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Personal Health Budgets roll-out announced

The Government has announced £1.5m for the roll-out of Personal Health Budgets (PHB), to help patients design their own care.

The budgets have had in-depth pilots at 20 sites over the last three years and an evaluation report found that patients’ quality of life improved and the amount of times people had to attend hospital decreased overall.

If half the people eligible for NHS Continuing Healthcare chose to take the offer of a budget, it could mean a potential saving of around £90m. By April 2014, up to 56,000 people will have the right to ask for a PHB.

The spending of the budget will be reviewed regularly every 3-12 months.

Care and support minister Norman Lamb, said: “Independent analysis has now shown that personal health budgets can put people back in control of their care and make a significant difference to their quality of life.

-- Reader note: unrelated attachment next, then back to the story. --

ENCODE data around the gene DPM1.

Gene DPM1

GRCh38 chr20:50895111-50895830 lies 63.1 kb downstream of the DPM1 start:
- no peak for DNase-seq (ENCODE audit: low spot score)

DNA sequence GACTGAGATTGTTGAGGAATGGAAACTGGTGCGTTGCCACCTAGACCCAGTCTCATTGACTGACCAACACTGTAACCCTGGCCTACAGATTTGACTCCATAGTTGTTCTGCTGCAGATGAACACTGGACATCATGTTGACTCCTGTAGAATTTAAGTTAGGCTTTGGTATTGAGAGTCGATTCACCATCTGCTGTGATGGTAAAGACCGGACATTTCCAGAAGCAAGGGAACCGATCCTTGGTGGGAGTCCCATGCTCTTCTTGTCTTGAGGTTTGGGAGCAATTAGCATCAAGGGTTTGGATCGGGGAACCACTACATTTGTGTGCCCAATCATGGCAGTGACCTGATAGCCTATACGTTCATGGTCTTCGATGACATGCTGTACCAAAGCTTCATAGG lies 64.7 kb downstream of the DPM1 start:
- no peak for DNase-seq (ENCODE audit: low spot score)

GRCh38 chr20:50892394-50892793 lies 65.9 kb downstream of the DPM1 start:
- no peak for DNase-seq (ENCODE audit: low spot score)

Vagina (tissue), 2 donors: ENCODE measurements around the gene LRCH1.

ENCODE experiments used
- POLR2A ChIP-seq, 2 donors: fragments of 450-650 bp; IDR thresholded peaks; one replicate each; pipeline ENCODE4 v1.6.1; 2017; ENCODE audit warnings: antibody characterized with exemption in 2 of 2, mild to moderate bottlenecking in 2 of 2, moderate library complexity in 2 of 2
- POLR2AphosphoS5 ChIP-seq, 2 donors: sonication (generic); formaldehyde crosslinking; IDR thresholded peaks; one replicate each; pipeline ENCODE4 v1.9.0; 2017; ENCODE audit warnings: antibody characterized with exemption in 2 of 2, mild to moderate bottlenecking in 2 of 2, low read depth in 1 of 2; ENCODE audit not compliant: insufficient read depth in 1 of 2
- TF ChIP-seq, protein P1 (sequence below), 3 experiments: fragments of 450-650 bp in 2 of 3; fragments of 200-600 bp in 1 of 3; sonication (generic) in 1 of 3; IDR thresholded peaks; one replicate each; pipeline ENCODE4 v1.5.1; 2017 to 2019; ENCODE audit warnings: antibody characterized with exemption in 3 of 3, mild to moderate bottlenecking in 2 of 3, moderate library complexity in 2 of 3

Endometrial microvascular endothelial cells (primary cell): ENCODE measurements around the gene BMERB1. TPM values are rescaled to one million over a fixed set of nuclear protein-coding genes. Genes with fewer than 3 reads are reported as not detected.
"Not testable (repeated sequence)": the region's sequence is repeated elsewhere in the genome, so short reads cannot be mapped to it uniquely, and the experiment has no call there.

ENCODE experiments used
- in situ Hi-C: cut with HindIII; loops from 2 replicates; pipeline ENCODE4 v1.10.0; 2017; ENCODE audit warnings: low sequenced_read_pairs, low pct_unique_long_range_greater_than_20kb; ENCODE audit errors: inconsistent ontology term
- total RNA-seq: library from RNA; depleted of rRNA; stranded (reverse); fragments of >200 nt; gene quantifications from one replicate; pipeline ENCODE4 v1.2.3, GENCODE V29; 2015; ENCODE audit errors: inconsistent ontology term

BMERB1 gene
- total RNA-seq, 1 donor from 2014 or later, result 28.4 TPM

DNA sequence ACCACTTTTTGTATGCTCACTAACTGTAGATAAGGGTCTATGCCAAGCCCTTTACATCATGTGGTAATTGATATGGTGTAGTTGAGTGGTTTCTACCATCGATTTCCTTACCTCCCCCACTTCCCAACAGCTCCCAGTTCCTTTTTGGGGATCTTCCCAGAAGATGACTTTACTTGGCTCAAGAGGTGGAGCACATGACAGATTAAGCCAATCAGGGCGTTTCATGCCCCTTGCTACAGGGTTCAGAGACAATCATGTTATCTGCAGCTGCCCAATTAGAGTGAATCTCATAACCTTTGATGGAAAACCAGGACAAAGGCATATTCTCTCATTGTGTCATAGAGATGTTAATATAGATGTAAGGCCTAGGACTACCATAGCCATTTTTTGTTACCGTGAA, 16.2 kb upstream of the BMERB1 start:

“The evaluation shows that those with the greatest needs benefit most from personal health budgets. That’s why we are giving people on NHS continuing healthcare the chance to get one first.”

Simon Lawton-Smith, head of policy at the Mental Health Foundation, welcomed the roll-out and said: “It’s worth noting that budget-holders appear to secure more of their services from outside conventional NHS providers than the control group. New Clinical Commissioning Groups must recognise this and build it into their commissioning plans for 2013-14 and future years, as personal health budgets become more widely used.”

But Dr Peter Carter, chief executive & general secretary of the RCN warned: “While we are not opposed to people being given a choice in how their care is provided and by who, we still believe that there may be unintended consequences caused by the extension of the use of Personal Health Budgets.”

The RCP concerns include pressure on patients to ‘top-up’ their care and the potential to exacerbate inequalities and place vulnerable people at risk.

Dr Carter concluded: “The priority for the NHS should be to provide the care that is needed to all its patients, and the move to Personal Health Budgets could prove a costly distraction from that important aim.” 

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